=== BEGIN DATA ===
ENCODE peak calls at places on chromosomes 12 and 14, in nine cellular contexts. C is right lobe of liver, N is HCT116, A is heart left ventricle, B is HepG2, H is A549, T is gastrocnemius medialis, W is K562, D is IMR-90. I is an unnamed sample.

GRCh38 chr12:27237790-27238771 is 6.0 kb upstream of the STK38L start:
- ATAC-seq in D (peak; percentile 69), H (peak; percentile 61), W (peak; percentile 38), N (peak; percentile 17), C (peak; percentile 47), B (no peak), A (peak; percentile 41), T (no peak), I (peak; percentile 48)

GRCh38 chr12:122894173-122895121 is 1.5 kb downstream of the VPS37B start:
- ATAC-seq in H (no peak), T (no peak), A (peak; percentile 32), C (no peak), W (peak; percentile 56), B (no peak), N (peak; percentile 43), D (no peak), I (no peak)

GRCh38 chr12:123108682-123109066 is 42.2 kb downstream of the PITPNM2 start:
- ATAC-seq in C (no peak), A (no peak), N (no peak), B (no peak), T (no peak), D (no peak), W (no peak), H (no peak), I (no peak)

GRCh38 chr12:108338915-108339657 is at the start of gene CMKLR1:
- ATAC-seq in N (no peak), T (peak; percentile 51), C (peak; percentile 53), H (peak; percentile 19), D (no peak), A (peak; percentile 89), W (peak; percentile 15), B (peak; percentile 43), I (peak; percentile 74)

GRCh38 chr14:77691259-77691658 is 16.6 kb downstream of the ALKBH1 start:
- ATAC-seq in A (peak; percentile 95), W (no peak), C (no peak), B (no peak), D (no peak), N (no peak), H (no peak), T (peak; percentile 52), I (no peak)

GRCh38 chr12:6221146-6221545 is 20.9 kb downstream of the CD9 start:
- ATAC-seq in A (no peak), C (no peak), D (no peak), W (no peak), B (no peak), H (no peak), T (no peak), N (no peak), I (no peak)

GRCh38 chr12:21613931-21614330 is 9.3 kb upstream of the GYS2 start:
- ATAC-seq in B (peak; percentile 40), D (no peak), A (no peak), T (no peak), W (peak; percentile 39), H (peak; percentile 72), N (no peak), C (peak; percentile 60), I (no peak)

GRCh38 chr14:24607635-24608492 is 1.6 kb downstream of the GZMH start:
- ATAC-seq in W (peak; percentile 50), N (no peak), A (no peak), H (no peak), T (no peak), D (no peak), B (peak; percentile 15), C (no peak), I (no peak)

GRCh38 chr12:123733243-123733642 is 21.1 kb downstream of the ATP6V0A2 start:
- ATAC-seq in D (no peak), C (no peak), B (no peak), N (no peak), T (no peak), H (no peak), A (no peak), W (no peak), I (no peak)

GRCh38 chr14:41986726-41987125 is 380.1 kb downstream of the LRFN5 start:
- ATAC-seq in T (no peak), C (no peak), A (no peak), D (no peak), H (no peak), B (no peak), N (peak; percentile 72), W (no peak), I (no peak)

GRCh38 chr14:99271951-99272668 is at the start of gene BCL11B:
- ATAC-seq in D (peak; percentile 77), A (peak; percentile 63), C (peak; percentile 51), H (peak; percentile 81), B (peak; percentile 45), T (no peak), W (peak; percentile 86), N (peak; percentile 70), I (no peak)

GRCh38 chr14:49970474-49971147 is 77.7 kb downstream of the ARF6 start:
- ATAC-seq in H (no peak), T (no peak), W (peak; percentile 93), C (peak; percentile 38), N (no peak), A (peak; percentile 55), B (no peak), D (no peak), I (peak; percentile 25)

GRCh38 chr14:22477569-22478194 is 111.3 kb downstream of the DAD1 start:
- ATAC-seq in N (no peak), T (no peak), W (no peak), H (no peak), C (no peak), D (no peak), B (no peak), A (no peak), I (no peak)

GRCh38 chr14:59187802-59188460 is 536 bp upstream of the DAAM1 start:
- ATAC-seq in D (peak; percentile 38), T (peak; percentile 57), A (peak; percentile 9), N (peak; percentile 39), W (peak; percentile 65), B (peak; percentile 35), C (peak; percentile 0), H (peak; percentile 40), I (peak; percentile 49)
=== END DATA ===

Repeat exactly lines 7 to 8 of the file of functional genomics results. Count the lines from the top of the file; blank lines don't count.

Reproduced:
- ATAC-seq in C (no peak), A (no peak), N (no peak), B (no peak), T (no peak), D (no peak), W (no peak), H (no peak), I (no peak)

GRCh38 chr12:108338915-108339657 is at the start of gene CMKLR1: